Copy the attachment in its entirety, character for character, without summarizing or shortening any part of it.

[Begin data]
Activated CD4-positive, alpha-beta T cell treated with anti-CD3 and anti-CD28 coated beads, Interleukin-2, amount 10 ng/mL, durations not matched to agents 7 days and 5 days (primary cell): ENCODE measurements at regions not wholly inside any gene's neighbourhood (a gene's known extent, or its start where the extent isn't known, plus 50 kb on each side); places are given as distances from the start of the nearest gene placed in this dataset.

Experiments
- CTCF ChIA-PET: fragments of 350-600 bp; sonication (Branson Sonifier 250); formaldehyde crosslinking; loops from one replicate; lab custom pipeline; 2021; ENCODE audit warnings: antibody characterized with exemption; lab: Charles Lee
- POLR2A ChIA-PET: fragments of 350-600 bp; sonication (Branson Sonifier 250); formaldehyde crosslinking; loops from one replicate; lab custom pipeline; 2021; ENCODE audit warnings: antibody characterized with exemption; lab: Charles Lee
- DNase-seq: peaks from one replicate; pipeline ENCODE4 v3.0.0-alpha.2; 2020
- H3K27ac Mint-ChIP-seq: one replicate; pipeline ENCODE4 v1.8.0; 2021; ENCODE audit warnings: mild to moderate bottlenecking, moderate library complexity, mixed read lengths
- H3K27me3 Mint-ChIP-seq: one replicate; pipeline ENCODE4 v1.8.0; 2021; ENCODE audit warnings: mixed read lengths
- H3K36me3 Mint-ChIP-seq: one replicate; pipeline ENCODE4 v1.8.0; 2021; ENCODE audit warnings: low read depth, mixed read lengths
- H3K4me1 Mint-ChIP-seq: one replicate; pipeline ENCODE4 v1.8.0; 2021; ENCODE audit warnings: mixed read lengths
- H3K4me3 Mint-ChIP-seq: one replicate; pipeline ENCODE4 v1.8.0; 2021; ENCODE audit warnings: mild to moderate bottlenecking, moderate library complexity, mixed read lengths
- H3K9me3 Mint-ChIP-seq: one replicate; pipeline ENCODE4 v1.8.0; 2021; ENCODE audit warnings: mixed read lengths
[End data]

Activated CD4-positive, alpha-beta T cell treated with anti-CD3 and anti-CD28 coated beads, Interleukin-2, amount 10 ng/mL, durations not matched to agents 7 days and 5 days (primary cell): ENCODE measurements at regions not wholly inside any gene's neighbourhood (a gene's known extent, or its start where the extent isn't known, plus 50 kb on each side); places are given as distances from the start of the nearest gene placed in this dataset.

Experiments
- CTCF ChIA-PET: fragments of 350-600 bp; sonication (Branson Sonifier 250); formaldehyde crosslinking; loops from one replicate; lab custom pipeline; 2021; ENCODE audit warnings: antibody characterized with exemption; lab: Charles Lee
- POLR2A ChIA-PET: fragments of 350-600 bp; sonication (Branson Sonifier 250); formaldehyde crosslinking; loops from one replicate; lab custom pipeline; 2021; ENCODE audit warnings: antibody characterized with exemption; lab: Charles Lee
- DNase-seq: peaks from one replicate; pipeline ENCODE4 v3.0.0-alpha.2; 2020
- H3K27ac Mint-ChIP-seq: one replicate; pipeline ENCODE4 v1.8.0; 2021; ENCODE audit warnings: mild to moderate bottlenecking, moderate library complexity, mixed read lengths
- H3K27me3 Mint-ChIP-seq: one replicate; pipeline ENCODE4 v1.8.0; 2021; ENCODE audit warnings: mixed read lengths
- H3K36me3 Mint-ChIP-seq: one replicate; pipeline ENCODE4 v1.8.0; 2021; ENCODE audit warnings: low read depth, mixed read lengths
- H3K4me1 Mint-ChIP-seq: one replicate; pipeline ENCODE4 v1.8.0; 2021; ENCODE audit warnings: mixed read lengths
- H3K4me3 Mint-ChIP-seq: one replicate; pipeline ENCODE4 v1.8.0; 2021; ENCODE audit warnings: mild to moderate bottlenecking, moderate library complexity, mixed read lengths
- H3K9me3 Mint-ChIP-seq: one replicate; pipeline ENCODE4 v1.8.0; 2021; ENCODE audit warnings: mixed read lengths